Archive | May 2016

Next World Tour stop, Australia!

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Southern free-tailed bat (photo by Terry Reardon, via Adelaide Bat Care)

Welcome to the latest stop on the Bat Detective World Tour! After a month in New Zealand, we’ve reached our next stop, Australia, and we’re now just over halfway through the full tour. We’ve just uploaded a new set of acoustic data to Bat Detective, which was recorded by the iBats project in the Adelaide Hills in 2011. So visit the Bat Detective site now to listen to the data and get searching for Australian bats.

In addition to the World Tour and a busy British Science Week, there’s been lots of activity in the Bat Detective camp in the last few months. In our last blog post we discussed the recently published Mexican bat classification paper by members of our research group, which was widely reported in the BBC and other media.

Following that, this month Bat Detective founder Prof. Kate Jones went out bat detecting on London’s Hampstead Heath with Adam Rutherford, for BBC Radio 4’s weekly science show Inside Science. While listening to the sounds of passing pipistrelles through an ultrasonic detector, they discussed echolocation, the use of acoustics to monitor bat populations, and how with the public’s help we’re building classifier algorithms to improve the effectiveness of bat monitoring both in the UK and globally. You can listen to the programme now, or download it as a podcast, from the BBC Radio 4 site.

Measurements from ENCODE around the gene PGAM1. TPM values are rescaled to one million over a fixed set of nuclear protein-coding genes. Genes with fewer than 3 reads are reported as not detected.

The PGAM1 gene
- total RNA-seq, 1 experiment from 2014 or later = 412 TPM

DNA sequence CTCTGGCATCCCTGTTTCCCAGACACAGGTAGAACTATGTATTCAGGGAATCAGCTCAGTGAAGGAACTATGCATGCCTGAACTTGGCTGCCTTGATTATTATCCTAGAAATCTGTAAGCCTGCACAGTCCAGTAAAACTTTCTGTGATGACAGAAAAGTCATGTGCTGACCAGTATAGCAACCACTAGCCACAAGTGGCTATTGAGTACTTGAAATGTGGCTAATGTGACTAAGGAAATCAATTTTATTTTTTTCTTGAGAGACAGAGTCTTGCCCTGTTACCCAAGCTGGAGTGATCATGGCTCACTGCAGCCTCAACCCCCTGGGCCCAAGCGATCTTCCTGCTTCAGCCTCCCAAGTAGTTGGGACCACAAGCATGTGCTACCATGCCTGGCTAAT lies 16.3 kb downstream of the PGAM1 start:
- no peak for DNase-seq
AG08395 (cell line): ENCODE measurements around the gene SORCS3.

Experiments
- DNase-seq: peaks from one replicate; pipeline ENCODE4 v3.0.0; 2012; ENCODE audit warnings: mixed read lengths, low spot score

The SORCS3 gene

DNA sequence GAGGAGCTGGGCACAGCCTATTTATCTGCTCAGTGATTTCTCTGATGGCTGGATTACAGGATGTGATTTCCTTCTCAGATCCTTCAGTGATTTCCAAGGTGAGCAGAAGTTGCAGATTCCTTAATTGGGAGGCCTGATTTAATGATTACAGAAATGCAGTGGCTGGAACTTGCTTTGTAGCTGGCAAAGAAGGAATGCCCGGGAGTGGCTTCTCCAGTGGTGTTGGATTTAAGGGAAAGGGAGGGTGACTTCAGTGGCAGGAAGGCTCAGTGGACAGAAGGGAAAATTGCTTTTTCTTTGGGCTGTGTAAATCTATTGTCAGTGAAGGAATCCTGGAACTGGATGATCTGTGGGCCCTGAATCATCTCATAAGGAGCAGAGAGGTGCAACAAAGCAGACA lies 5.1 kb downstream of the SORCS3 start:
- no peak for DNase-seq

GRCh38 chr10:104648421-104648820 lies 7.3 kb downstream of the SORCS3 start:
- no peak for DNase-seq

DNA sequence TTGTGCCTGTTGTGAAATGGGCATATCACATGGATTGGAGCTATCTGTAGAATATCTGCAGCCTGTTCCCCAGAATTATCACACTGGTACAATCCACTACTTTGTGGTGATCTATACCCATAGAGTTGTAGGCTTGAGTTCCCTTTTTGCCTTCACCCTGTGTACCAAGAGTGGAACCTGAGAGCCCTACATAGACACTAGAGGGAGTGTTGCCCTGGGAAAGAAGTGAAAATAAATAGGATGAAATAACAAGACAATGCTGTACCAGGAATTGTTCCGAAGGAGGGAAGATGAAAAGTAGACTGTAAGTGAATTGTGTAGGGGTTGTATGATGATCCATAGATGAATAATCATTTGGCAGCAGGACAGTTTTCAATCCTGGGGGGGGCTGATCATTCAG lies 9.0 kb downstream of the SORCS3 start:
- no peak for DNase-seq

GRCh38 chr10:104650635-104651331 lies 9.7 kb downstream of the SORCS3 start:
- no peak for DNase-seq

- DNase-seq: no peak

And in other recent news, in April our team’s Rory Gibb presented some of the latest findings of Bat Detective’s citizen scientists, as well as our work to develop automated bat call detector software, at the British Bats Research Symposium in London. Stay tuned to the Bat Detective blog in the coming months for further updates about the progress of our research (you can read our last update here) – the efforts you’re putting in to classifying our recordings are making a real difference.

Adelaide Hills, the area where the Australian world tour data were collected

Adelaide Hills, the area where the Australian world tour data were collected